WSDL is an XML-based format which describes how one ought to talk to a given Web service. However, this is not the only incarnation of that syntax. The server itself knows the syntax (of course) but also the legitimate client.
If an attacker wants to know how to talk to your Web service, he just has to reverse-engineer the client code. The client code is deployed in various places, it is a file written on disks and backup tapes and distribution mediums, it is also in the head of several developers, and the protocol may be documented and printed, so the attacker can scan the trash bins at the development site to obtain the information about the syntax. The WSDL can only help the attacker, but it would be a mistake to believe that without the WSDL the attacker is severely impaired.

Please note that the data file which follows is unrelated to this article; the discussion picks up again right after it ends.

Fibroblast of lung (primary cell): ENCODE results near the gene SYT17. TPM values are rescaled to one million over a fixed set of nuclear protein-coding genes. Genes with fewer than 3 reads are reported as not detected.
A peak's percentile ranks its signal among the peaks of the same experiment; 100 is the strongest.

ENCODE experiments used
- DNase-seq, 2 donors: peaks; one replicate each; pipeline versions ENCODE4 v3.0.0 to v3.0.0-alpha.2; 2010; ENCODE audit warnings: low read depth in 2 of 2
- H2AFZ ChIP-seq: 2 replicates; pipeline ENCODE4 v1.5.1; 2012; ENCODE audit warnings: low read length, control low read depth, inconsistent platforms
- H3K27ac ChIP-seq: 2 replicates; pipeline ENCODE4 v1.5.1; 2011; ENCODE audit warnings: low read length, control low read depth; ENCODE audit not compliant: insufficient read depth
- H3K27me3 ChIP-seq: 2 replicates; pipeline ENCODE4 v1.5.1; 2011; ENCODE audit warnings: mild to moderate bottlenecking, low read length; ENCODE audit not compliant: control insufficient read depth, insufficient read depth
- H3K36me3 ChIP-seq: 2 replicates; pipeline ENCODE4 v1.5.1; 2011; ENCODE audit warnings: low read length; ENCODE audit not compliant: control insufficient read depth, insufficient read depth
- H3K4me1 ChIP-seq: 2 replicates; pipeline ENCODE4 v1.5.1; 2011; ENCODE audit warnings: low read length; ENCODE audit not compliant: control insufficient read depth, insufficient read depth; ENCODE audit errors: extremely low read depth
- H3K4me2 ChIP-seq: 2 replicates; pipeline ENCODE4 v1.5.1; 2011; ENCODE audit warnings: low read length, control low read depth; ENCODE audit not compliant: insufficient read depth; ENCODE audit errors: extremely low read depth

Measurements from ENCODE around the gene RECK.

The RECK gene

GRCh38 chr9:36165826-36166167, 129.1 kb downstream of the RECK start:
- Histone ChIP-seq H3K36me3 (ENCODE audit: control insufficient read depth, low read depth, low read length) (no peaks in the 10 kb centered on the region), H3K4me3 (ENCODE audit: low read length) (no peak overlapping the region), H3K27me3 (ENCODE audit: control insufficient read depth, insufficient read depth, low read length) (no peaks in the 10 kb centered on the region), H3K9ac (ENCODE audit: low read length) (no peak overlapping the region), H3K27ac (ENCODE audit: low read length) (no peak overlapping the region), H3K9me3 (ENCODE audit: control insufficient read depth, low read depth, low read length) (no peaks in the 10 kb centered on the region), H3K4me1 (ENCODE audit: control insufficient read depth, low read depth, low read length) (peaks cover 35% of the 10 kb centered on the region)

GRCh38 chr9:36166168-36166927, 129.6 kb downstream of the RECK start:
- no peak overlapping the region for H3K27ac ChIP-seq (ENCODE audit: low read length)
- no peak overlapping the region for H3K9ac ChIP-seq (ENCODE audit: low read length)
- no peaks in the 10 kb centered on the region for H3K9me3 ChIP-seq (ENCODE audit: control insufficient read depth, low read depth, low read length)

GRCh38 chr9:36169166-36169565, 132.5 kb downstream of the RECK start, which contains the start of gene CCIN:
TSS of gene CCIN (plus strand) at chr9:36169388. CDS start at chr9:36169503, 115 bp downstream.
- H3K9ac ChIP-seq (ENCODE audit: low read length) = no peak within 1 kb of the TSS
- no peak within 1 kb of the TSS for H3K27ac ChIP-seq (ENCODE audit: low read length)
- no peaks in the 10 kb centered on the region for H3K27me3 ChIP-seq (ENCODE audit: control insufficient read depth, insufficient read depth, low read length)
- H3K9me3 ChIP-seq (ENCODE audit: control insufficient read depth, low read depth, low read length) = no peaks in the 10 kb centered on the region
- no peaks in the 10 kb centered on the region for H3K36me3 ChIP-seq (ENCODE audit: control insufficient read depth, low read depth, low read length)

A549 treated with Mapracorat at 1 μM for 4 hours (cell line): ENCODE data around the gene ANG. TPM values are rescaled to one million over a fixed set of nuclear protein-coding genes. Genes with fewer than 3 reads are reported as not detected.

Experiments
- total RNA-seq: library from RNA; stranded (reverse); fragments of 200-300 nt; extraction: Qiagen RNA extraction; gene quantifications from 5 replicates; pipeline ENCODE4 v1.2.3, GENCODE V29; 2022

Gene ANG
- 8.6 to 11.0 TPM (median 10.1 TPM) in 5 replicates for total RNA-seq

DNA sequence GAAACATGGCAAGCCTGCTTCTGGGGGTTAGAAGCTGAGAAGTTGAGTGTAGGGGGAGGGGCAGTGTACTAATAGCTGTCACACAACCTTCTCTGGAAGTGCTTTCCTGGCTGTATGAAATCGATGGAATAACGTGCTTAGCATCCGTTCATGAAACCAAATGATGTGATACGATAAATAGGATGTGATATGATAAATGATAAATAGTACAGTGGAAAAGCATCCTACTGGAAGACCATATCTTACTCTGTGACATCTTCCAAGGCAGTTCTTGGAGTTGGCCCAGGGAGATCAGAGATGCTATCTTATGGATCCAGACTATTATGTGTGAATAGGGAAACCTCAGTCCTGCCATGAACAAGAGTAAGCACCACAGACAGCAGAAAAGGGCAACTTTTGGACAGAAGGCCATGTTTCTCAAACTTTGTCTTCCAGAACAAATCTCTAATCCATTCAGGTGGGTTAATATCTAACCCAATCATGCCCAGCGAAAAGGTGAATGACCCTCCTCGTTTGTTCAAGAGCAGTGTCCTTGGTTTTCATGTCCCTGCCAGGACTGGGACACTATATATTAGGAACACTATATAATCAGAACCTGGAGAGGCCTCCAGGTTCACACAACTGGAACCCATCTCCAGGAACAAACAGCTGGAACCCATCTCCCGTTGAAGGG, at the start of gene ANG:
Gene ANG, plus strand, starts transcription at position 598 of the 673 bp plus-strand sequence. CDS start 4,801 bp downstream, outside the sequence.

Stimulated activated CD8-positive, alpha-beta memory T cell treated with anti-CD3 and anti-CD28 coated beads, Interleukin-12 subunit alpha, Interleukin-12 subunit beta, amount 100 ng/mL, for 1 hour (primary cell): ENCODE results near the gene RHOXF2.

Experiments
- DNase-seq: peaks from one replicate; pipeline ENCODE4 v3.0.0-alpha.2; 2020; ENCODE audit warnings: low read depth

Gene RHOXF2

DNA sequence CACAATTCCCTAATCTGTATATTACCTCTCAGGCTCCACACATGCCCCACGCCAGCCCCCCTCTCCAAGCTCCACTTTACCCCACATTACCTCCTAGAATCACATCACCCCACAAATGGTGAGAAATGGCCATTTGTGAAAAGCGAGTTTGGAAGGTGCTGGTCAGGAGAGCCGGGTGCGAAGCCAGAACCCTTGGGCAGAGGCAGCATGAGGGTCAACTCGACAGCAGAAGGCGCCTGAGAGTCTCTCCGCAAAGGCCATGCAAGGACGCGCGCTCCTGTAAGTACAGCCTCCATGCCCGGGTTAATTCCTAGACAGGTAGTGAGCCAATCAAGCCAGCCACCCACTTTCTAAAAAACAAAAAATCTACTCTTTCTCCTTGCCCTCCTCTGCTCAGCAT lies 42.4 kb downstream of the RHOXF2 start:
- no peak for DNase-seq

As @Rook says, letting your Web service publish the WSDL is convenient for tests; it is also good for interoperability developments. Since any sane security policy has to assume that it is public or almost public anyway, you may at well leave it public.